Scribe Discovery Engine
Version 0.1 Documentation
An overview and best practices for using Scribe Discovery to find and interpret patterns in voice transcripts
Checkout the accompanying Discovery SDK
What Does Discovery Do?
If you're interested in building a voice command or searching for a particular pattern from transcription, you may assume you can work off of a transcript like:
Turn right and stop at nine west monroe street
In reality, noisy environments and dense language can reduce transcription accuracy. Our real-time and delayed transcription engines produce a large number of phonetic possibilities. Scribe Discovery searches this matrix to find your target phrases or voice commands even in inaccurate transcription. In the example above, Discovery could handle for transcription errors like these:
Turn right and stop at none west monroe street Turn rite and stop at none best monroe sweet
How Discovery Works
Discovery takes a transcription as input, and determines the "intent" of that transcript, and then return all the "entities" from the transcript that correspond with that intention back to the user.
Discovery works by first classifying strings into "intents." An "intent" is a command that gets triggered by a particular set of words. For example, imagine a user says, "Open Google Chrome." The intent of this sentence is for the computer to open an application.
The next step is to extract out "entities" from a sentence. An "entity" is an individual piece of a command statement that provides details about the command. In the previous example, we would say there is one entity, "Google Chrome". The command to "open" a program is meaningless without the detail of which program to open.
Example: Giving Directions
Sometimes entities are easy to determine.
Consider the command, "Turn right."
We can deduce that for the command "Turn" there will be only one entity, which will be the direction one is meant to turn.
For this entity, there are only two possible options, "right" and "left."
Interpreting a command like "Turn right" would therefore be relatively easy to code with a handful of
Now consider the command, "Turn right and stop at nine west monroe street" This command contains an address as a entity. Detecting an address is a much more difficult entity to manage. We can imagine it would be possible to do so successfully if the address was always presented correctly and in a predetermined format, however, with text transcribed from audio this is not always the case.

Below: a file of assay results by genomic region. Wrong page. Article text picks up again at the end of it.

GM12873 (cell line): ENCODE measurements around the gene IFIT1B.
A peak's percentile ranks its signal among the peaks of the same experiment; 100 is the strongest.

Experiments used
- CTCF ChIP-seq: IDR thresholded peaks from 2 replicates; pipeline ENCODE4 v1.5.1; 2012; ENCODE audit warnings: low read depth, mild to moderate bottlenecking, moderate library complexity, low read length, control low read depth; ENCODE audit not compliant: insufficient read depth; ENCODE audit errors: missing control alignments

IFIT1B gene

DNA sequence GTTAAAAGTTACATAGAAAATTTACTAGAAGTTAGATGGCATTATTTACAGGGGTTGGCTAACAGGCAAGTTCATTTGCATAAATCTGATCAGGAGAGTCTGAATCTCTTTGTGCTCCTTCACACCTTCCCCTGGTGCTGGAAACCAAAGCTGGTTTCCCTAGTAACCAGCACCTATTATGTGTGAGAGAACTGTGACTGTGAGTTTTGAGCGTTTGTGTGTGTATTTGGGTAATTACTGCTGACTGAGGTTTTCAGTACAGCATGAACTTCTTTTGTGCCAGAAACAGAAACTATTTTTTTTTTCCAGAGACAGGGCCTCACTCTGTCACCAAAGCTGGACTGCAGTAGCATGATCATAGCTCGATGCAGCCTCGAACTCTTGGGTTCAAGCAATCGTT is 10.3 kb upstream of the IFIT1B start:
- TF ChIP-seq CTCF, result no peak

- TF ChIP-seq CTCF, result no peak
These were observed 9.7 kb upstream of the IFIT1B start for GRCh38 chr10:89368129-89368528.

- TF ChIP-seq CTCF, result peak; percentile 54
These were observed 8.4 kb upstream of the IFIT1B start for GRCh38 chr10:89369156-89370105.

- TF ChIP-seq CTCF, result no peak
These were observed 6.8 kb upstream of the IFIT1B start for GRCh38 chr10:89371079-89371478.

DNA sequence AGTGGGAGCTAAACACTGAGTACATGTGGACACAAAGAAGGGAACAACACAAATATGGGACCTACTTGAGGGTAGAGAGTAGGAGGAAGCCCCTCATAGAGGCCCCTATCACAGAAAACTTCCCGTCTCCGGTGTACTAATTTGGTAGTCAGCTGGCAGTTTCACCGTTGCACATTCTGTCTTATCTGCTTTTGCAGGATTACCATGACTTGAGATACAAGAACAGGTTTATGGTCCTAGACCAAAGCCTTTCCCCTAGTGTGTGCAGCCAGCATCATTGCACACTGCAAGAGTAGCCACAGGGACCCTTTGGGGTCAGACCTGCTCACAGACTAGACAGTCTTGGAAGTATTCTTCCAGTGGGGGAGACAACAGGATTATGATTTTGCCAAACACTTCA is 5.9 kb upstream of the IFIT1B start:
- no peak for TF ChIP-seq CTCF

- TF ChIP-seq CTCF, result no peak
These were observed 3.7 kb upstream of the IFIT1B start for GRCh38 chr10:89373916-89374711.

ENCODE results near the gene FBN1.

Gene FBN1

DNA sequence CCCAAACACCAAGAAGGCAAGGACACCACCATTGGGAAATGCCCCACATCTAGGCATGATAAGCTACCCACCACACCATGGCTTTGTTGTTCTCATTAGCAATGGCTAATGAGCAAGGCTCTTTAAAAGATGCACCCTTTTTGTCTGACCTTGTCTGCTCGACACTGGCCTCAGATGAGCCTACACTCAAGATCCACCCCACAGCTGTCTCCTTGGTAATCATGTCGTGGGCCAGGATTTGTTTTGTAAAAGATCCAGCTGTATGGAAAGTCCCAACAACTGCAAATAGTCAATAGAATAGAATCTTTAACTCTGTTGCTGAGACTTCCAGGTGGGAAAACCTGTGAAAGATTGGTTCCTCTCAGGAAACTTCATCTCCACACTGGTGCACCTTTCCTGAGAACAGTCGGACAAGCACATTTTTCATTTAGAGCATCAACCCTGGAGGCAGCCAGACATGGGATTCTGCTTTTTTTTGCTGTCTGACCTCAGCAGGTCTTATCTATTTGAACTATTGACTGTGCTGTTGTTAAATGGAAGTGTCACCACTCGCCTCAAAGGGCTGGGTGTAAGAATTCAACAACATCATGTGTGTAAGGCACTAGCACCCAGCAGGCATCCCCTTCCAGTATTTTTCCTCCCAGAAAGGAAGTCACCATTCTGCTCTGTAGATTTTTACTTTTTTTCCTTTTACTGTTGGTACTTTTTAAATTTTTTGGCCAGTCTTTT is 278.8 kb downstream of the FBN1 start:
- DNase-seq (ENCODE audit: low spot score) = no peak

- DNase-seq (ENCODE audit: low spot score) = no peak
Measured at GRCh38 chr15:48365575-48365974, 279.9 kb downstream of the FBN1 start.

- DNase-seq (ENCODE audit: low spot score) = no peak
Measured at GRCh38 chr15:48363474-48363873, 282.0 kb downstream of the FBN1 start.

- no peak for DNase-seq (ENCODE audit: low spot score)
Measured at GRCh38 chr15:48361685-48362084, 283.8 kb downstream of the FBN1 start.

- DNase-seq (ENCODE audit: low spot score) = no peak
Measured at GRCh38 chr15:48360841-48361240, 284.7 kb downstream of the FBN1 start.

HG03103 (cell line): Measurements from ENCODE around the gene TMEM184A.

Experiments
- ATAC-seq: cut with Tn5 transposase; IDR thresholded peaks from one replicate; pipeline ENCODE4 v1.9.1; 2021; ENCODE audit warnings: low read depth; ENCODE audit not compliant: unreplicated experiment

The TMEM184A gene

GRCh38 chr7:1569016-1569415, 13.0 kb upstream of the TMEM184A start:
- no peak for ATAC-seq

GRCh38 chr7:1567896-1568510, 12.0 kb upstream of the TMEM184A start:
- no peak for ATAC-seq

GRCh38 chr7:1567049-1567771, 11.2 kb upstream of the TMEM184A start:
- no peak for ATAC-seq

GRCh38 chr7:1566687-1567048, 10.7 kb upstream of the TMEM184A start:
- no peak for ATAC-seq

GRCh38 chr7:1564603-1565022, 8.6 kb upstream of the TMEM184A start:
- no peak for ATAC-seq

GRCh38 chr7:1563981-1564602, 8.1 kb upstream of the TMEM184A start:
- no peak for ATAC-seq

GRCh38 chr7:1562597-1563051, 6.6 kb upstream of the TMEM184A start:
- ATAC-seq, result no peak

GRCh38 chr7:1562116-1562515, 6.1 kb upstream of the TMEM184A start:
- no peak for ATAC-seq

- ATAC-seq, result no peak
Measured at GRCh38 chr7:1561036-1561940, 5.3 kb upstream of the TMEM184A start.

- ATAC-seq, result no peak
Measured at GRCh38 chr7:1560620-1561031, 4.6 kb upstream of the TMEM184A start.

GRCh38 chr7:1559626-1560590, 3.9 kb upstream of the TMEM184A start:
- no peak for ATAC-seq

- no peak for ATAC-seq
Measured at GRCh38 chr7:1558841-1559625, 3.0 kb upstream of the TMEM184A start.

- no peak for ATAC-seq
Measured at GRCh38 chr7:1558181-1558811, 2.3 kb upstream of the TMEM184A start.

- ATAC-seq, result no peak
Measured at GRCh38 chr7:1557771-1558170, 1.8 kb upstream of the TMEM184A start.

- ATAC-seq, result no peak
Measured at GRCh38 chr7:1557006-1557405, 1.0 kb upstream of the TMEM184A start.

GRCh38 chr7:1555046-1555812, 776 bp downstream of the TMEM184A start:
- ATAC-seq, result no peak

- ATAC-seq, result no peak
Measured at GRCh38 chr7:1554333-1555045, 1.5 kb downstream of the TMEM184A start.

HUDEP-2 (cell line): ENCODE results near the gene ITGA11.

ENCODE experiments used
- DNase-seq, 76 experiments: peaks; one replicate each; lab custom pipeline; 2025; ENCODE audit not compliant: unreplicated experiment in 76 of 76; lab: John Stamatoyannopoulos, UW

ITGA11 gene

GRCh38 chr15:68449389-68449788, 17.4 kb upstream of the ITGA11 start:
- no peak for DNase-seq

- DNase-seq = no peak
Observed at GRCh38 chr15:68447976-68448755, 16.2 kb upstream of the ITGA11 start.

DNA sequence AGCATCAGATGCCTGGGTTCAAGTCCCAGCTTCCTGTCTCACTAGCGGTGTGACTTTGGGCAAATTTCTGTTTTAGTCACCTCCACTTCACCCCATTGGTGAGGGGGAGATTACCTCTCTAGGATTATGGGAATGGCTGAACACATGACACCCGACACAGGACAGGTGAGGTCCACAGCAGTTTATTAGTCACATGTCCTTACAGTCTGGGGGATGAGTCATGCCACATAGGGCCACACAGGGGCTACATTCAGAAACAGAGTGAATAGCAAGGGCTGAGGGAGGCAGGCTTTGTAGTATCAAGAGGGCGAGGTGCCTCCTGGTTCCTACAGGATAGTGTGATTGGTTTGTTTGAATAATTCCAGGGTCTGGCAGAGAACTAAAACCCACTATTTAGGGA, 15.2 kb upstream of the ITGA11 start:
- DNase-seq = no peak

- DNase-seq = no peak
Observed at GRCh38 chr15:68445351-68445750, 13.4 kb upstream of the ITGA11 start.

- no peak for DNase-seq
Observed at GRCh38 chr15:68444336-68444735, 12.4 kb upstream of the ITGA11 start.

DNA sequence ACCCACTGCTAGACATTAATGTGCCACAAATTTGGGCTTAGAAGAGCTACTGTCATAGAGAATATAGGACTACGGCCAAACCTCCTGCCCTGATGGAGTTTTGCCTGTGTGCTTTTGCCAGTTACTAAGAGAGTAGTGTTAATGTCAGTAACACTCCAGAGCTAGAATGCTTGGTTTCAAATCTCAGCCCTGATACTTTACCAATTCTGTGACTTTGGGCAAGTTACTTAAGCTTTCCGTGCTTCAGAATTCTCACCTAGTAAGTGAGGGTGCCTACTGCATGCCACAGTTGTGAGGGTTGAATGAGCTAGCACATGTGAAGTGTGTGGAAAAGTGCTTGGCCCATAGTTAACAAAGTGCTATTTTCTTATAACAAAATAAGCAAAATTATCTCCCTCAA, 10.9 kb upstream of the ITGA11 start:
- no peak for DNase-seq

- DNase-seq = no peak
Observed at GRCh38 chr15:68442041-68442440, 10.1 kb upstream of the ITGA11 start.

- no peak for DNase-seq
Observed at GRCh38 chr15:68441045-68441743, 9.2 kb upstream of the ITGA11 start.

There is a chance that the prior command could have been transcribed as, "Turn right and stop at none west monroe street," because of the similarities in pronunciation of the words "nine" and "none". This is where the Discovery Engine becomes essential in parsing out entities of commands.
Scribe's Discovery Engine uses fuzzy logic to detect patterns in text, even on audio that has been incorrectly transcribed, so long as the audio was transcribed with the Scribe Voice-to-Text Service.
To get the most out of Discovery, you will need to know how to define your own intents, which is done with an
intents.json file. You will also need to know how to define the entities associated with your intents before Discovery can properly find and label them.
To learn how to make your own
intents.json file, click here.
To learn about how to make your own entities, click here.
If you want to try it out, read about how to quickly Deploy Discovery on your own machine to develop against it.
Our Discovery SDK gives you complete end-to-end examples to get you started building your own interpreter.
The Scribe Discovery engine is packaged within our real-time dictation service. If you would like to test off of real audio, check out the docs for SQCServer.